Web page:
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Theorizing about Orange Theory Fitness

I'm easily the sweatiest person in this picture.

If you were a perfectly sane individual who thinks clearly and can rationalize just about anything, you probably still wouldn’t work out at Orange Theory Fitness.

It’s tough to rationalize something that’s this damn difficult.

Seriously, it’s HARD. 

But as they say, No pain, no ... ah, forget it.

I’m 51-years-old and have worked out my whole life. I enjoy it. I’ve belonged to every club you can imagine. Getting my 45 minutes to an hour of exercise on a regular basis is important to me. I pretty much work out to maintain my dad-bod and stoke my fake sense of confidence that I have a semblance of fitness.

I heard about Orange Theory Fitness and was petrified of it. What are they putting people through inside that orange glow room full of sweat and agony?

I guess I had something to prove to myself.

The signage at OTF is inspiring. Although for me this goal feels unachievable, to say the least.

I have now worked out at OTF 143 times (yes, they can tell you that if you ask, or if you're OCD you can keep track on your own).

Let me explain Orange Theory to the uninitiated: Orange Theory is a group workout (classes fit up to 24 people) led by a coach, who is a generally positive and encouraging presence. Coaches yell stuff like “All out!” or “Halfway!!” or “Your best is always good enough for us!” or “You should be VERY uncomfortable!” Usually, when they scream that last one, I am, in fact, very uncomfortable.

At Orange Theory, they give a crap – or at least they appear to. They WANT you to succeed. The workouts usually encompass three phases, treadmill, rower and floor (weights, etc.). I can honestly say no two workouts are exactly the same. I generally go in hoping today’s workout doesn’t involve burpees, which massively suck. Some coaches call us “athletes,” which makes me giggle to myself.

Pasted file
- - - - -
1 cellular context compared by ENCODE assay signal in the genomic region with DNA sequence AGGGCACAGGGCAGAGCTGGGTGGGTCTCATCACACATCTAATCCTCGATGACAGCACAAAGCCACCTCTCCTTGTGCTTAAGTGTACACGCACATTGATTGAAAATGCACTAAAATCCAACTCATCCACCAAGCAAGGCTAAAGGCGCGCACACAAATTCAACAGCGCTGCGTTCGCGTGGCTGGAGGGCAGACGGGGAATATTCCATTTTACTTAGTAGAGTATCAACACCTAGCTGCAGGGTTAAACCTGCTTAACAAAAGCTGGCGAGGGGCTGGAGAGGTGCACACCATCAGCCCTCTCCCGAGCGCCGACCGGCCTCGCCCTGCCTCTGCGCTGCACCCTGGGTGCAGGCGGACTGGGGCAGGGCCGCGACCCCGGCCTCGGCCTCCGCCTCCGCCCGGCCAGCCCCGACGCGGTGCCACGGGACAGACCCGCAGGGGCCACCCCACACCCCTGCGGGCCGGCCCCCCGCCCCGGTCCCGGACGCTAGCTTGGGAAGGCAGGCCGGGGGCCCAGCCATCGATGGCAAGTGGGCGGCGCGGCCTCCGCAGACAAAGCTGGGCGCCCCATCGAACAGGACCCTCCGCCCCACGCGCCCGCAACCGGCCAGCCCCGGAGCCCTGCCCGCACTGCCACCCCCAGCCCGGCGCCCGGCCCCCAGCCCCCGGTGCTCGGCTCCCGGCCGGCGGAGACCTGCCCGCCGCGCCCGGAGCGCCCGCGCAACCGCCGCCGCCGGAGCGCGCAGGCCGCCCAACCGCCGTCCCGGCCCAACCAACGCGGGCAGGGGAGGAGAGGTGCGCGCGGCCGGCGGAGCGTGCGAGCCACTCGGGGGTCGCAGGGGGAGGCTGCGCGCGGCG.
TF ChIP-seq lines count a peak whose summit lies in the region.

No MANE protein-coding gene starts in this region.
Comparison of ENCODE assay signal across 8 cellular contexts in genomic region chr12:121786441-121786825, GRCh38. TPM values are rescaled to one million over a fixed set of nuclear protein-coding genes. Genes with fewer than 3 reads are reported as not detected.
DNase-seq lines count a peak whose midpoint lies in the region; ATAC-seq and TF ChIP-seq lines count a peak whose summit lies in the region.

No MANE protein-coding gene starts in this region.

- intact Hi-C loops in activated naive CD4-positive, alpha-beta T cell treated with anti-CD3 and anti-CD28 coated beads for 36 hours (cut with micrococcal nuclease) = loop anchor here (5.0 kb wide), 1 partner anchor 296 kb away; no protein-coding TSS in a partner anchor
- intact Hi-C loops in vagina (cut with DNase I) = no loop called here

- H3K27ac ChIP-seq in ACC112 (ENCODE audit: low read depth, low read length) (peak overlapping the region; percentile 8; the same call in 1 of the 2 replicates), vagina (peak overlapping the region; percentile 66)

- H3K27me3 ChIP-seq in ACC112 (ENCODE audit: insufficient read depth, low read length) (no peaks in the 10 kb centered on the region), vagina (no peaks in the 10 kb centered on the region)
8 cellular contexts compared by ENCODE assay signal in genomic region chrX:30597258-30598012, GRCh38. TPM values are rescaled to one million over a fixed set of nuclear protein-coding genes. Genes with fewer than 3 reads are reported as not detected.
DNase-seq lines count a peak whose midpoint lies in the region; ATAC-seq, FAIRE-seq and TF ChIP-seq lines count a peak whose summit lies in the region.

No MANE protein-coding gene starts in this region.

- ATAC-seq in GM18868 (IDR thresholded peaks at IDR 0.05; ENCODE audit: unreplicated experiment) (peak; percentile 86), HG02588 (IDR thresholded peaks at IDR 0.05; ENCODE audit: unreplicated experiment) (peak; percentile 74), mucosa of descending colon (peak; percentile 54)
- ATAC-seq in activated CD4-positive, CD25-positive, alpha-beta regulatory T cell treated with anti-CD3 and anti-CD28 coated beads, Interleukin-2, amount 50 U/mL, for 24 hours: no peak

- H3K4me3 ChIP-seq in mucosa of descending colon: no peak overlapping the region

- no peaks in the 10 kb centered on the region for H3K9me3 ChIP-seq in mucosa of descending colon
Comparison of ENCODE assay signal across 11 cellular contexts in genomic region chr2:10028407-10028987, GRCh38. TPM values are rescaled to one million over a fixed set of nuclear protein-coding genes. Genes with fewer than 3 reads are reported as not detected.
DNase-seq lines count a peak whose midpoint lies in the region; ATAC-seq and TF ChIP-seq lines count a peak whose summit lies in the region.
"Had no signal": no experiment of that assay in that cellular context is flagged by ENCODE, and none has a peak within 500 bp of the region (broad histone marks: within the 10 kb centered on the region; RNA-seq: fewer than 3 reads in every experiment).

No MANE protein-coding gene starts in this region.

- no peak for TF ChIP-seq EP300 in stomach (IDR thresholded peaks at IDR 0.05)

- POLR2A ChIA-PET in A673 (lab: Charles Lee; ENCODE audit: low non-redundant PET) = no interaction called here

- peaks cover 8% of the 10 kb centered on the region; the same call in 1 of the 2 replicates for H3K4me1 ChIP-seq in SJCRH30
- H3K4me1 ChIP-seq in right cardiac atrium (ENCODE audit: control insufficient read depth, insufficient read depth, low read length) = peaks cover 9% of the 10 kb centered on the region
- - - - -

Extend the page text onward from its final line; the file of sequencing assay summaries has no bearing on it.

“Athlete? Me? Do you know how much bourbon I drank last night?”

Each participant wears a heart rate monitor and your progress during the workout is on a flat screen the entire class can see. You can see your heart rate, how many calories you’ve burned and how many “splat points” you have. If you keep your heart rate in the orange or red zone for 60 seconds you get 1 splat point. If you get 12 splat points, the science is that you gain 24-36 hours of afterburn after the workout is over. I have no way to confirm or deny this afterburn is happening.

I haven’t lost a lot of weight working out at OTF. I’ve gained a lot of muscle, however, and my posture is better than it ever was. I guess that counts for something. When I was working out on my own it would have never crossed my mind to do a 25-minute treadmill workout then jump on a rower for 1000 meters, then do a half hour of weight training and various calisthenics (which may or may not involve a bosu ball).

But here’s the newsflash: All of this, remarkably, is insanely addictive and rewarding. When you’ve burned 850 calories, and get the afterburn and you feel like a million bucks because you faced down a challenge and did some things you didn’t think you could do, well, for a middle-aged guy, it’s a win every time.

Now if you'll excuse me, I'm going to go and make myself a protein shake.

 

About the author

Co-founder, Editor-in-Chief, Commonstate.com

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